Parties can agree to contract out of fixed costs, a regional costs judge has ruled.
District Judge Baldwin in Liverpool said it was clear that a recent ruling of the Court of Appeal allowed parties to do this.
Turner v Cole was a claim that fell out of the road traffic accident portal as it became clear the value of the claim would exceed £25,000.
The defendant’s insurer made two offers of settlement in the alternative: the first was a part 36 offer of £55,000, including interest but gross of deductible benefits (which were nil in any event).
The second was for £60,000 net of deductible benefits, but it was open for only 14 days. The insurer also said it would pay “reasonable costs”.
The claimant accepted the second offer on the basis that costs would be paid on the standard basis, rather than “any portal, fixed costs or predictive costs basis, and that there was an interim payment on account of costs of £40,000.
The insurer agreed to pay the compensation at once but argued for regular portal fixed costs.
DJ Baldwin cited the comments of Lord Justice Males in the recent Court of Appeal decision in Ho v Adelekun, when he said: “Mr Mallalieu advanced a powerful argument that… the offer letter indicated an intention to depart from the fixed costs regime.
“In the end I have concluded, in agreement with Newey LJ, the taking the letter as a whole those words are not sufficiently clear to demonstrate such an intention and are outweighed by other considerations.”
DJ Baldwin said: “In my judgment, despite the undoubted intentions lying behind fixed costs regimes over time in terms of certainty, I am left in no doubt, in particular as a result of the remarks of Newey LJ in Ho, fortified by those of Males LJ, with which The Chancellor agreed… that it is open to parties to contract out of fixed costs by reaching agreement in that regard.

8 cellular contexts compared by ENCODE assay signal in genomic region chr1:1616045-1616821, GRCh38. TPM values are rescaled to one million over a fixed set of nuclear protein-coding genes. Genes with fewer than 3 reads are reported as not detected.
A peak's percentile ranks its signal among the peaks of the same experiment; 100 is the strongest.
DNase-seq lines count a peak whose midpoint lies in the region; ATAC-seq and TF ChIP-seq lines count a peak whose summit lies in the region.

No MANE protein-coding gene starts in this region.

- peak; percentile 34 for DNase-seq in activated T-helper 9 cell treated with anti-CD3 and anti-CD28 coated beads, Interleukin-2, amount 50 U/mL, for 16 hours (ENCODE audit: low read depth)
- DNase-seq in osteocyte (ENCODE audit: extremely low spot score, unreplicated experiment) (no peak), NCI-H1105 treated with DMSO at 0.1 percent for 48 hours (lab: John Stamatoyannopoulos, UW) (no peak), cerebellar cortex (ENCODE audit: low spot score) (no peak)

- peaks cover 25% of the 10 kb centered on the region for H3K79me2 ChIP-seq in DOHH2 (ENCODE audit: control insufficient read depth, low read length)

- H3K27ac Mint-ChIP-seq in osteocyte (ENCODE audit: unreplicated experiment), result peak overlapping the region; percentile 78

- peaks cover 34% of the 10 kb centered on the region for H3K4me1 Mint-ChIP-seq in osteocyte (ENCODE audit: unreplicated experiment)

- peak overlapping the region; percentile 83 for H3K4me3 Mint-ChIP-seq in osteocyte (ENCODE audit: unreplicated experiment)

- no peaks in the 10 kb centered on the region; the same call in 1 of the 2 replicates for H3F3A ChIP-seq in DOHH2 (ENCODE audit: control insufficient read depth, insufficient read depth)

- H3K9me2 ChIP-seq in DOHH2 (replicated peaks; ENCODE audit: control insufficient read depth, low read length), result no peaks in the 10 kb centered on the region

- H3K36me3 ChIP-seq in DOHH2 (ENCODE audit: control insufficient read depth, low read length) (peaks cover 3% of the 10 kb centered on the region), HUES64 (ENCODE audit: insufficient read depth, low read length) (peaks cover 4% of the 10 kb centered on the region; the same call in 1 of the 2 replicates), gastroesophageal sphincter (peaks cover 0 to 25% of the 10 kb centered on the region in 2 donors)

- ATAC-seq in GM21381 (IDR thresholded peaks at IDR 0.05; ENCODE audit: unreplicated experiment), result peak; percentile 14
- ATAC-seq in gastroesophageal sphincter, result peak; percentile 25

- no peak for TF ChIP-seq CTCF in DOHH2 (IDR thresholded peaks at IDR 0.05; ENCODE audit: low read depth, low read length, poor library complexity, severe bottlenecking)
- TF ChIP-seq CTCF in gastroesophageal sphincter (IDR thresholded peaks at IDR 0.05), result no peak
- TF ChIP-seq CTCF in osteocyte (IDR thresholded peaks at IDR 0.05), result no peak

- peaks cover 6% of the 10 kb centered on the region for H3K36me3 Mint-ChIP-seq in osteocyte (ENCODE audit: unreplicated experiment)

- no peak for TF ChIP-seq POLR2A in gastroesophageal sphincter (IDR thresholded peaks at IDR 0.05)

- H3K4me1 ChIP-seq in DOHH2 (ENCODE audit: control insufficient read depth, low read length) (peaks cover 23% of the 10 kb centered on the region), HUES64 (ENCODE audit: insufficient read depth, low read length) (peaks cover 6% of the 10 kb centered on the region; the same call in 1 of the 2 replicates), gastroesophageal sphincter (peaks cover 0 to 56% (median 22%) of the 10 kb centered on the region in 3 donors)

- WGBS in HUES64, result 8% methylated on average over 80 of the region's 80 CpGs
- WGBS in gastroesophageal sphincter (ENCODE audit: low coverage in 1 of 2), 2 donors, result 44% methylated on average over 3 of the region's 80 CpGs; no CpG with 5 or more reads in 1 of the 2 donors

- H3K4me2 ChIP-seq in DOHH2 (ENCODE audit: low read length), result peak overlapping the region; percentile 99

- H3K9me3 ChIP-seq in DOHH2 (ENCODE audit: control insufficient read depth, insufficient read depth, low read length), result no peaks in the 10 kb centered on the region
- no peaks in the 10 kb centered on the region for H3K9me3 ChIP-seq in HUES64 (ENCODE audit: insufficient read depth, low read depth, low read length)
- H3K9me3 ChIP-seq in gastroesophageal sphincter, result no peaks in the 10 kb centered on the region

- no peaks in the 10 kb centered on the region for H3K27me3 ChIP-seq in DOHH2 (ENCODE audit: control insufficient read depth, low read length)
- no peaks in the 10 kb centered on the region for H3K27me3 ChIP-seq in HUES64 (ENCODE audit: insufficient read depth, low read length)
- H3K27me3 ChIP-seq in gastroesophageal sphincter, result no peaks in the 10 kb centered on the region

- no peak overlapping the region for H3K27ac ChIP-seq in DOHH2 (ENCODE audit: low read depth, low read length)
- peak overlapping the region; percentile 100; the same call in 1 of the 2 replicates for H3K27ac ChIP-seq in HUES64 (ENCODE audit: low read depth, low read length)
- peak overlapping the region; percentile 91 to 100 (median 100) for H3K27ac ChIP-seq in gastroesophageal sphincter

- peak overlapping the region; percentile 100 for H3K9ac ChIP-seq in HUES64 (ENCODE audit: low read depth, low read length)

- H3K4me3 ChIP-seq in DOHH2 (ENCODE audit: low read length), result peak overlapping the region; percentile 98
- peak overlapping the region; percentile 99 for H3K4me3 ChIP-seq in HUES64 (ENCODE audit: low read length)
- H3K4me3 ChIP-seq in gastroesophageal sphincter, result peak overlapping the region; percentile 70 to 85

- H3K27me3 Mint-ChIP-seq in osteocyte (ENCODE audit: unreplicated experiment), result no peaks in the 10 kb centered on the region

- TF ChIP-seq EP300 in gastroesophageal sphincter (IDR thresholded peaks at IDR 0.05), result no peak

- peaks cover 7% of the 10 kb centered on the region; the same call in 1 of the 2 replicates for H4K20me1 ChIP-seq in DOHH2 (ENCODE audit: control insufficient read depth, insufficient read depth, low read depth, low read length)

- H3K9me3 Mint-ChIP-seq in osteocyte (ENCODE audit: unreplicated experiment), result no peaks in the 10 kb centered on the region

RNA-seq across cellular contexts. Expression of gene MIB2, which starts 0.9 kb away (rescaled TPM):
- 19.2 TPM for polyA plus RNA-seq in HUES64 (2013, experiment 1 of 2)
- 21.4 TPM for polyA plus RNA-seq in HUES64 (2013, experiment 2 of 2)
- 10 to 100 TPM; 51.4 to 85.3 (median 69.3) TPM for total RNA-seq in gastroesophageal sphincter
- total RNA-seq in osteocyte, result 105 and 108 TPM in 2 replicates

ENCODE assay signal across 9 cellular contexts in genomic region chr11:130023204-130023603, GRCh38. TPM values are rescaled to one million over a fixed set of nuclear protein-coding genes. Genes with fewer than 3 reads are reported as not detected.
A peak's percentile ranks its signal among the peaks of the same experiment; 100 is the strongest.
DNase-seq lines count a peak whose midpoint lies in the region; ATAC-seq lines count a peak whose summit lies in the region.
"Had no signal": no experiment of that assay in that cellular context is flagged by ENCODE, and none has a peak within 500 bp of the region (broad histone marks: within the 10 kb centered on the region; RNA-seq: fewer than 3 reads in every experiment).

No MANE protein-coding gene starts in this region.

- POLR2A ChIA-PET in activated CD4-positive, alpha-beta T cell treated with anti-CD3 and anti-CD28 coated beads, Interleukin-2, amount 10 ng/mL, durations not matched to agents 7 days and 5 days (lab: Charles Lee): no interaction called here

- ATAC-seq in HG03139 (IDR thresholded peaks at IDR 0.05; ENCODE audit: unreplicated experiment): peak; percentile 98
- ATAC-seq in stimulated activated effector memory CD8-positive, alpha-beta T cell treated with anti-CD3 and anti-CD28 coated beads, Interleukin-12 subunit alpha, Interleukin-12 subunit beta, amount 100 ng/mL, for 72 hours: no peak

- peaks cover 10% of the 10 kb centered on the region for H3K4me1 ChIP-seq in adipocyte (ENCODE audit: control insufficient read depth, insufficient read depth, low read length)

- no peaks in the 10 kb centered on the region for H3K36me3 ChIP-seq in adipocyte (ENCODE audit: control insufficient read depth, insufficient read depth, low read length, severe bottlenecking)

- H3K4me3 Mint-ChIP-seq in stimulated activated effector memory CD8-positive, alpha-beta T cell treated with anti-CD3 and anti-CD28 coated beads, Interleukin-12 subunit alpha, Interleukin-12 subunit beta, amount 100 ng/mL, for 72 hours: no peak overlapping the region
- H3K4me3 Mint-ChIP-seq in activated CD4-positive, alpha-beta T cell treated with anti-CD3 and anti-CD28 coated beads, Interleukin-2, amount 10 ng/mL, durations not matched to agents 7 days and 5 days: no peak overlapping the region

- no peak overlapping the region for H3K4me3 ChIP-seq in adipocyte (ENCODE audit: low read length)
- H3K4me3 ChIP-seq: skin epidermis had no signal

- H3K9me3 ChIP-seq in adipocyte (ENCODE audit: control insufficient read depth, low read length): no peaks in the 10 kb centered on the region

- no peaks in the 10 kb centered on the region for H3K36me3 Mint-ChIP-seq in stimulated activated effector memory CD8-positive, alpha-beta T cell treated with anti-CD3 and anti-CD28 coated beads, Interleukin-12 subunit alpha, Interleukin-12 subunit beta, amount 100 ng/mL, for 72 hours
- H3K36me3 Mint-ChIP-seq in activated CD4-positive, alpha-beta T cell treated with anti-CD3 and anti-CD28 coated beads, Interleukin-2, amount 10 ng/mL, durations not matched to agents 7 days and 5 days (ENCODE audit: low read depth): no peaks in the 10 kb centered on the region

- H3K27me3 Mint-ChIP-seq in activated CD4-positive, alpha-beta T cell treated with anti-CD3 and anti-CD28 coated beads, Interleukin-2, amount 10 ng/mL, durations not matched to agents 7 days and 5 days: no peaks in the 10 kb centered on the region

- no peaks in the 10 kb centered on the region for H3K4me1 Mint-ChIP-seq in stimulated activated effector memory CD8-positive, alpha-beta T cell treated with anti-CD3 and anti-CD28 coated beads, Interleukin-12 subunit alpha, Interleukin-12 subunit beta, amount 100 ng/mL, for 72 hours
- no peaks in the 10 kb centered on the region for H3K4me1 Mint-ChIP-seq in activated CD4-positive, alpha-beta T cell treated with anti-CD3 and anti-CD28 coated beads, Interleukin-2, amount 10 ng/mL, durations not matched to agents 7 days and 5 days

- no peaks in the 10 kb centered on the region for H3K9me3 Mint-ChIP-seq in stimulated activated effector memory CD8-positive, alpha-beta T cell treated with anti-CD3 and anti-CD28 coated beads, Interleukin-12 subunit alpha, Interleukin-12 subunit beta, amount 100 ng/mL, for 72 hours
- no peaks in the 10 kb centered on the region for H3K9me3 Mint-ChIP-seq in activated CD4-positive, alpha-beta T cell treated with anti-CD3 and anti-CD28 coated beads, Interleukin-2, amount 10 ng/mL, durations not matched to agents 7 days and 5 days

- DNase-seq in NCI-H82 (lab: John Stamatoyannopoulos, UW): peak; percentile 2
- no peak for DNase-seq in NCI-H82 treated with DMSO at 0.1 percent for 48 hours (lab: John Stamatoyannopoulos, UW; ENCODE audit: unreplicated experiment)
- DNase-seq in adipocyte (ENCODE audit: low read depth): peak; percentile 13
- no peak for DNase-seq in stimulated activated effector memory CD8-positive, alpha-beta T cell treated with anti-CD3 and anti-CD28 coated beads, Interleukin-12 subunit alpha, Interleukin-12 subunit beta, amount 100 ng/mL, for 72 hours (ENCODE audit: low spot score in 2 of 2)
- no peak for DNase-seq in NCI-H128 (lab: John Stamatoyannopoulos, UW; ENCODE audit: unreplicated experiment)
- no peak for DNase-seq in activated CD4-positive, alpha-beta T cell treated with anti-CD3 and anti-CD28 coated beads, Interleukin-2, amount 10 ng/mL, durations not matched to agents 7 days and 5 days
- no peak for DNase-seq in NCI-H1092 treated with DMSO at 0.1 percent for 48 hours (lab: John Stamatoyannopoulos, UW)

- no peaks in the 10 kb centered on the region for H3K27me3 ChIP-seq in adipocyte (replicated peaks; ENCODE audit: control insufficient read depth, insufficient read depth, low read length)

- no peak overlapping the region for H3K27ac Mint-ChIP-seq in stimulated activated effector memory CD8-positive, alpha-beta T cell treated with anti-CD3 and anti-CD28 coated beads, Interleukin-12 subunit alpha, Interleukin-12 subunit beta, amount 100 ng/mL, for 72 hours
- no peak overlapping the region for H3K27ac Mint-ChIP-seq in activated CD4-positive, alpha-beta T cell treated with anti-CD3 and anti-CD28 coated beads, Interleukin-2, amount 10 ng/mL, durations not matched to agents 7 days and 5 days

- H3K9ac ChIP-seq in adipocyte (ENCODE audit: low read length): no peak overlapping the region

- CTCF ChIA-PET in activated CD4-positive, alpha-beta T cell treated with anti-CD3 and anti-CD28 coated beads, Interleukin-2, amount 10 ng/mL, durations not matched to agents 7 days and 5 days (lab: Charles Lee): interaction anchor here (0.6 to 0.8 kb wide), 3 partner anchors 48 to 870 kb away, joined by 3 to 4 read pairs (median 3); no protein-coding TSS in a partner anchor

“By implication, Males LJ was also, in my view, clearly accepting that departing from or contracting out of fixed costs is permissible and can be found in appropriate cases of sufficient clarity.”
There was then the question of whether there was an agreement between the parties. DJ Baldwin said it was “abundantly plain or perfectly clear” that the claimant had made a counter-offer which the defendant accepted by agreeing to pay the damages.
There was nothing in the insurer’s letter which raised any concern that conventional costs were the condition of acceptance.
“Had any such concern been present, I would have expected to have seen language to the effect of a rejection in its entirety of any reference by the claimant to anything other than portal, fixed or predictive costs, as the case may be.
“The absence of a response of this type is entirely instructive as to a meeting of minds as to conventional costs.”
DJ Baldwin had “no hesitation” in concluding that the parties had by agreement contracted out of the fixed costs regime and that the claimant be awarded costs on the standard basis.
Andrew Roy (instructed by Simpkins & Co) represented the claimant and Sarah Robson (instructed by Horwich Farrelly) the defendant.